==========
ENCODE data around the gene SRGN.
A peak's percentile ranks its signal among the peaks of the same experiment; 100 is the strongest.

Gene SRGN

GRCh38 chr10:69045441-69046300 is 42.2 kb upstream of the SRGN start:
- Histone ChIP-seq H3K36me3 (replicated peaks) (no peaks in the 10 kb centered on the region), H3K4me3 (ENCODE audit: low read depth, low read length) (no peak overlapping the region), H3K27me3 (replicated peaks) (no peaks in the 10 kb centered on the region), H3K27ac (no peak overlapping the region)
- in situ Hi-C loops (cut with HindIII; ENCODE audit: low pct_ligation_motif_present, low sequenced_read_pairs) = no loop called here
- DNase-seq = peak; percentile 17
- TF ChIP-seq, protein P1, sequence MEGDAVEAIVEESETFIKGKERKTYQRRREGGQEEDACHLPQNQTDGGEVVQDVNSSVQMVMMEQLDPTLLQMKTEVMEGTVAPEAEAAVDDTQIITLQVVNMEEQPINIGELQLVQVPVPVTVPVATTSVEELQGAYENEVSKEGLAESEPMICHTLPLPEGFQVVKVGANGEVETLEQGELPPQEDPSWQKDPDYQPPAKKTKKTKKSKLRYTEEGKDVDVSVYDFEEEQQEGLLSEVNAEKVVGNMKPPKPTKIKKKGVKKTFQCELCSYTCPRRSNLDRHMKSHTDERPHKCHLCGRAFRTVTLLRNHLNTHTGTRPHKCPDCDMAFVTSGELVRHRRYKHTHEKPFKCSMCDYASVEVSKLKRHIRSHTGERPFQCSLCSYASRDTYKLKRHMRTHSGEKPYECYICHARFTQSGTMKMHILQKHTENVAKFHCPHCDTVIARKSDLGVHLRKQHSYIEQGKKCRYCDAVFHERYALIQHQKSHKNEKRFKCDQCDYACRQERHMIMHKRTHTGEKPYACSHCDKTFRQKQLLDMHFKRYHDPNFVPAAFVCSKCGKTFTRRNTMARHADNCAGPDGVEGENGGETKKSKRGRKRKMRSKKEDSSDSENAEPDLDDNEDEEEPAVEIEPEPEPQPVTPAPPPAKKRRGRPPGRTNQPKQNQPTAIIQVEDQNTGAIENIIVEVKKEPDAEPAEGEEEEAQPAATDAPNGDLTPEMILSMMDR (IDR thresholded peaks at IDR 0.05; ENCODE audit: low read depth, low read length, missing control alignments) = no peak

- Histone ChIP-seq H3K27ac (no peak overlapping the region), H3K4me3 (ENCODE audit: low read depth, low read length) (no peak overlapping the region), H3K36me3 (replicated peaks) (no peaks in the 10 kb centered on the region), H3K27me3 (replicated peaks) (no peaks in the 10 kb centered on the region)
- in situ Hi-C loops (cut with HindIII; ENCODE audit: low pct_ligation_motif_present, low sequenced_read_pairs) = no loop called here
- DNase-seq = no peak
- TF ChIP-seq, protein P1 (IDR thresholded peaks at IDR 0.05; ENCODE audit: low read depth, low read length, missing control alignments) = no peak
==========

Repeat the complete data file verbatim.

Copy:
ENCODE data around the gene SRGN.
A peak's percentile ranks its signal among the peaks of the same experiment; 100 is the strongest.

Gene SRGN

GRCh38 chr10:69045441-69046300 is 42.2 kb upstream of the SRGN start:
- Histone ChIP-seq H3K36me3 (replicated peaks) (no peaks in the 10 kb centered on the region), H3K4me3 (ENCODE audit: low read depth, low read length) (no peak overlapping the region), H3K27me3 (replicated peaks) (no peaks in the 10 kb centered on the region), H3K27ac (no peak overlapping the region)
- in situ Hi-C loops (cut with HindIII; ENCODE audit: low pct_ligation_motif_present, low sequenced_read_pairs) = no loop called here
- DNase-seq = peak; percentile 17
- TF ChIP-seq, protein P1, sequence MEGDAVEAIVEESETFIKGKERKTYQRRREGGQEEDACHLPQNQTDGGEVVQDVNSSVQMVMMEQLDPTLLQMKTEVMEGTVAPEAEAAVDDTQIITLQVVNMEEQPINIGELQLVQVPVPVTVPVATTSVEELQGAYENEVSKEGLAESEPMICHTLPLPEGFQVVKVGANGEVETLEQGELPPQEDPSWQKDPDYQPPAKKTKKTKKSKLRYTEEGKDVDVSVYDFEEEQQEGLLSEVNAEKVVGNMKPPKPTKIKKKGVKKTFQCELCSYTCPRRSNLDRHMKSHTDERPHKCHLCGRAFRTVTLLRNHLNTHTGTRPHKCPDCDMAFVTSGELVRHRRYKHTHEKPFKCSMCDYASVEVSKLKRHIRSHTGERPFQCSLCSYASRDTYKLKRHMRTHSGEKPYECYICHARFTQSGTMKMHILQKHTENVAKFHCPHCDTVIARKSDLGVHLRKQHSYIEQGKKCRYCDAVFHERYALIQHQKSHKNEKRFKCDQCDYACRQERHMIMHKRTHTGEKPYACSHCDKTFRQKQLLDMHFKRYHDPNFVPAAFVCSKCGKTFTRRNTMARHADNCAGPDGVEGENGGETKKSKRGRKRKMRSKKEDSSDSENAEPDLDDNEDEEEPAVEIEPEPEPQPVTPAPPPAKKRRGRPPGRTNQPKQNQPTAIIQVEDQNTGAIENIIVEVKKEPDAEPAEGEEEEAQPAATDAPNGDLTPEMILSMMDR (IDR thresholded peaks at IDR 0.05; ENCODE audit: low read depth, low read length, missing control alignments) = no peak

- Histone ChIP-seq H3K27ac (no peak overlapping the region), H3K4me3 (ENCODE audit: low read depth, low read length) (no peak overlapping the region), H3K36me3 (replicated peaks) (no peaks in the 10 kb centered on the region), H3K27me3 (replicated peaks) (no peaks in the 10 kb centered on the region)
- in situ Hi-C loops (cut with HindIII; ENCODE audit: low pct_ligation_motif_present, low sequenced_read_pairs) = no loop called here
- DNase-seq = no peak
- TF ChIP-seq, protein P1 (IDR thresholded peaks at IDR 0.05; ENCODE audit: low read depth, low read length, missing control alignments) = no peak